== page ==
Sunday, August 19, 2007

Europe: French Courts Prosecute and Sentence Child Traffickers and Child Purchasers

For the four years from 2001 to 2005, in a scheme similar to one that I wrote about in Bulgarian Mothers Tricked Into Selling Babies, pregnant Bulgarian women were recruited under false pretense, taken abroad, and then ultimately made to give up their babies for adoption.

Once again, the women (many of whom, in this case, were believed to be prostitutes) were promised money and then taken out of Bulgaria in order to give birth. In this case, however, the country of destination--the country where their children would be sold and illegally "adopted"--was France instead of Greece.

In these cases, unlike those involving Greece, it does appear that the women, prior to being taken abroad, had been told that they would be giving up their babies for adoption.

In order to avoid paperwork snafus, when giving birth in France the Bulgarian mothers routinely did so under the alias of the adoptive mothers. (Incidentally adoptive mothers are routinely called "buyers" throughout the European press reports). In this way adoptive parents were listed birth parents. No adoption proceedings or adoption papers were necessary.

Promised large amounts of money for their babies, the women instead received "only a fraction of the money promised them." According to press reports, individual babies sold for sums between 5000 and 7500 euros ($6700 US to $10,000 US). Bulgarian mothers were given a couple of hundred of these euros while the traffickers took the rest.

Additionally, adding yet another twist to the human trafficking and exploitation tale, after giving birth, many of the Bulgarian women were allegedly forced (by the trafficking network) to work in France as prostitutes or beggars.

France has aggressively investigated and prosecuted this case, presumably as a deterrent to those who would replicate the practices of this child trafficking ring or seek to buy children from involved in such schemes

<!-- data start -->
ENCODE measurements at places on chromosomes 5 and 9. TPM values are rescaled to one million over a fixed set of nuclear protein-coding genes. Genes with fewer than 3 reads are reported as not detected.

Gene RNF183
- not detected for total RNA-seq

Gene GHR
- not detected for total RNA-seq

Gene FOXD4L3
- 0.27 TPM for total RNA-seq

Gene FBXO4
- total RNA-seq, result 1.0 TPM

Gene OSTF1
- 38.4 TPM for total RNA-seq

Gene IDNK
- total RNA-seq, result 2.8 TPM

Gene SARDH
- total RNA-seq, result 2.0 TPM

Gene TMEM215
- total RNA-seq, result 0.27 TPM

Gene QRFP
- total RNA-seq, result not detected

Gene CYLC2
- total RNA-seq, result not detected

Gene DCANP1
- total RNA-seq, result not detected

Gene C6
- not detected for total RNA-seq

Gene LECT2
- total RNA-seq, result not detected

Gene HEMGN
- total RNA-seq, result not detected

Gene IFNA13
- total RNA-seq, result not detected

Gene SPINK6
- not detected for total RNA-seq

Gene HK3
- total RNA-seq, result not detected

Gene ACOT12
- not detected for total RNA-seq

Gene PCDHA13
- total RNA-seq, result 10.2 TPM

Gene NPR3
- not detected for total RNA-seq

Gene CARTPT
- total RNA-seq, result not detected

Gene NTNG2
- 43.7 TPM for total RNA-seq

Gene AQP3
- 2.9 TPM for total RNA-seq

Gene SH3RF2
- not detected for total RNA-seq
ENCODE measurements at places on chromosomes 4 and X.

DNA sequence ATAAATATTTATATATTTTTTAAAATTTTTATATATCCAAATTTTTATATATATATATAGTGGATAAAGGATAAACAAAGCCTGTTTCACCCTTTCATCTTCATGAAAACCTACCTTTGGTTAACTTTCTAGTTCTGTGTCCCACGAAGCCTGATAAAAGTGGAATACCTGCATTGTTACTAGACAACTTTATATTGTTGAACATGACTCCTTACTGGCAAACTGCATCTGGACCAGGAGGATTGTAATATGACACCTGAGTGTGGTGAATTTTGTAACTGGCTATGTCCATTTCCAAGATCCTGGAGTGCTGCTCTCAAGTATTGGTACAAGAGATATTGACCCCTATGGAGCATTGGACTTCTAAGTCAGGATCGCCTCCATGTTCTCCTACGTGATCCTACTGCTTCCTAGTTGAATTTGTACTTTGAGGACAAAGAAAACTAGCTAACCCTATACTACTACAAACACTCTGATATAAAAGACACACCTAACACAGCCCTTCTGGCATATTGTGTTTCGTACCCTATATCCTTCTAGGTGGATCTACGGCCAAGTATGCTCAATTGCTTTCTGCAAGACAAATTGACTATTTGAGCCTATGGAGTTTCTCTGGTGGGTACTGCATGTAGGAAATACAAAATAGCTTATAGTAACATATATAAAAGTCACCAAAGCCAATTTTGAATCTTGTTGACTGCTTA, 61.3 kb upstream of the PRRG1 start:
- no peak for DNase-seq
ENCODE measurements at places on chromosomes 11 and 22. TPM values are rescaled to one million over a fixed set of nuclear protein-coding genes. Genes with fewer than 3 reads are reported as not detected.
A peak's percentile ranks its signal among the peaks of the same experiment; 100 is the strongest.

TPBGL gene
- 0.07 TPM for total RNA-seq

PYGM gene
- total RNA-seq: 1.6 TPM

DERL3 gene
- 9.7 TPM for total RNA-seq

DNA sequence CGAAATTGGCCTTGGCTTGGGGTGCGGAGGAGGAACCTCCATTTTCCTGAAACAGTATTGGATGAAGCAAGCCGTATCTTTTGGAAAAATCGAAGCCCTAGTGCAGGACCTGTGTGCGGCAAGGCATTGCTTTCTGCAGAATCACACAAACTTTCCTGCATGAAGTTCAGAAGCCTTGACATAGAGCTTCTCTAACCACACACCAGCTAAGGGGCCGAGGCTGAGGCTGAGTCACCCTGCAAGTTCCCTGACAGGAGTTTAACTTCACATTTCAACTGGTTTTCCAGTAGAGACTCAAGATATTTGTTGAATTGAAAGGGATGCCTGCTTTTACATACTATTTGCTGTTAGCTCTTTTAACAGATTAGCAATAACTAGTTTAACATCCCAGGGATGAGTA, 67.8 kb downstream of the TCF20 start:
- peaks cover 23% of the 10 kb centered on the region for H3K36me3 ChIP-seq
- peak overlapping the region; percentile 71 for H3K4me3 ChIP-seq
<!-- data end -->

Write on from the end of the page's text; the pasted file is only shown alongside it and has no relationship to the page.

Most of the purchasers of the babies were infertile couples. Many were Roma or gypsies who under French law, because of their nomadic life style, are not allowed to adopt through normal French adoption channels.

A defense lawyer, David-Olivier Kaminski, said the couples had been forced into a corner because France did not allow couples with roaming lifestyles to adopt children.

"These are French citizens, Gypsies, desperate to have children, who had no hope of meeting these strict adoption criteria," he said.

--from a Feb 2007 article in the BBC "Baby-smugglers jailed in France"
In Bobigny, a suburb of Paris, in late January 2007, France began prosecuting the cases; in February 2007, convictions and sentences were handed down.

The French authorities sought 11 members of the child trafficking ring. Three were not apprehended because they had fled, but were nevertheless tried "in absentia." All were convicted of "trading in human beings" and sentenced to prison terms ranging from two to six years. Five "ringleaders" received sentences of five or six years in prison. The remaining six "organizers" received sentences of two to five years.

Forty-one adoptive parents were also tried, convicted, and sentenced for their part in the scheme--for illegally "purchasing" the babies. Thirty-four adoptive parents received jail sentences ranging from six months to one year which were then suspended. Four adoptive parents received non-suspended jail terms of up to one year. One parent received a fine. Only two parents escaped sentencing altogether. Forty of the parents on trial were reportedly Roma (gypsy).

According to at least one press report, Bulgarian birthmothers were also prosecuted in the cases. However, press reports detailing convictions and sentences do not mention them. Without additional press reports in English, it is impossible to know whether any of them were convicted and whether they too received punishment for their part in these cases.